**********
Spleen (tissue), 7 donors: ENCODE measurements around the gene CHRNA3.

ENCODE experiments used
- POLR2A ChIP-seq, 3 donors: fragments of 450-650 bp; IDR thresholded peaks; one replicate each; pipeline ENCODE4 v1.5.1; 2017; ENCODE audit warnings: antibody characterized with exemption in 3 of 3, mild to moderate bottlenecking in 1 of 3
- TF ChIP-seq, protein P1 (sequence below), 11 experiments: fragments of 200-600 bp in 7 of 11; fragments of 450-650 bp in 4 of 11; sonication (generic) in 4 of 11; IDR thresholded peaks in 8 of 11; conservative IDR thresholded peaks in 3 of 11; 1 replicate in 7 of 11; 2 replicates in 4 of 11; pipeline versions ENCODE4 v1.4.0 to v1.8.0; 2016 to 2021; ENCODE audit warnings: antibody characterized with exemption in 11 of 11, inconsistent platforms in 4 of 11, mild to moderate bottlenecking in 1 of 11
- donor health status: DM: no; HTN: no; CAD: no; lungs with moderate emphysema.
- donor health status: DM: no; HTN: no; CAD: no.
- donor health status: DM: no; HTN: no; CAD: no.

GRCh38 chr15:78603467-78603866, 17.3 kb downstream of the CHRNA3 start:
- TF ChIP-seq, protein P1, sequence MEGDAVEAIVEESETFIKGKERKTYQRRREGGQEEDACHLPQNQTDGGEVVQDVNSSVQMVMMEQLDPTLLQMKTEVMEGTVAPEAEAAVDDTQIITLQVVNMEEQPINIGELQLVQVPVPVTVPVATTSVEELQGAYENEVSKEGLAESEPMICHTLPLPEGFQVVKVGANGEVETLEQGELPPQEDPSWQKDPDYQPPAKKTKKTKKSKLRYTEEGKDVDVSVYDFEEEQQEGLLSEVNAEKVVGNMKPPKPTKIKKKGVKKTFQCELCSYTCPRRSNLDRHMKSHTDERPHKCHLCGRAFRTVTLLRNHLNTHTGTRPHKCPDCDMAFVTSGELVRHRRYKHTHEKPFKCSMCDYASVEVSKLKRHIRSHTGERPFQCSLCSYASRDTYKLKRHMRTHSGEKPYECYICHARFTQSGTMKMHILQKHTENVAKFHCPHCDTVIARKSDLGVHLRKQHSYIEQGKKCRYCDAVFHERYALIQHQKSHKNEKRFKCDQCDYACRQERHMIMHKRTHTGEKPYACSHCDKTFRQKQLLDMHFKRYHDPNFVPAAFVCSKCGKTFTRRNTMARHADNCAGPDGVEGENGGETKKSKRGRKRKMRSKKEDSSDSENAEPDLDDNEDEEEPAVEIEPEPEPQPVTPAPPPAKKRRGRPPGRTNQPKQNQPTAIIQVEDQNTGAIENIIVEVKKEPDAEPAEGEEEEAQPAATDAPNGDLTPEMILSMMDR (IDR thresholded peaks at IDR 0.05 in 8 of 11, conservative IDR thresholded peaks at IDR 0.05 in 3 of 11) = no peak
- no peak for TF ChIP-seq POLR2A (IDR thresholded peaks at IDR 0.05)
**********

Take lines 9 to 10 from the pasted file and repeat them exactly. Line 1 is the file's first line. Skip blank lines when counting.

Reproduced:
- TF ChIP-seq, protein P1, sequence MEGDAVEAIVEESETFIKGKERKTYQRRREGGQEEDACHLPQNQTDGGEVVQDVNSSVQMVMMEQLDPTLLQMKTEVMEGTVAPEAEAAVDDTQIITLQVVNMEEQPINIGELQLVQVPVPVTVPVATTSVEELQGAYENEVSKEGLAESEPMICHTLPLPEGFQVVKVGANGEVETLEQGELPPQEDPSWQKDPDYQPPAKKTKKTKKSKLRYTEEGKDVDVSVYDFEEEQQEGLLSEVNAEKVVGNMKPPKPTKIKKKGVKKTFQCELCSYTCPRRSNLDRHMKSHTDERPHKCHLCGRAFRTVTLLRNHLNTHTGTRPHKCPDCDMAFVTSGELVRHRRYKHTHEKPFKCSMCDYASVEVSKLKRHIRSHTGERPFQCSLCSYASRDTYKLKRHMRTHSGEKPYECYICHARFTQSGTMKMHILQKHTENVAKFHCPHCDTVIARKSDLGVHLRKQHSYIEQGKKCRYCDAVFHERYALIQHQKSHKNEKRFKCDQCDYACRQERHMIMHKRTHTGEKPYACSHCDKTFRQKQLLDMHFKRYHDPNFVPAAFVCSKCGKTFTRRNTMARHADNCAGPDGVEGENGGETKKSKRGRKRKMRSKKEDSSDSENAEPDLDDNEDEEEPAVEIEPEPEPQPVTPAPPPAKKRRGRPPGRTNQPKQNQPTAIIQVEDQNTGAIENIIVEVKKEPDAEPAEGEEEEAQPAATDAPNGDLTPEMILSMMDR (IDR thresholded peaks at IDR 0.05 in 8 of 11, conservative IDR thresholded peaks at IDR 0.05 in 3 of 11) = no peak
- no peak for TF ChIP-seq POLR2A (IDR thresholded peaks at IDR 0.05)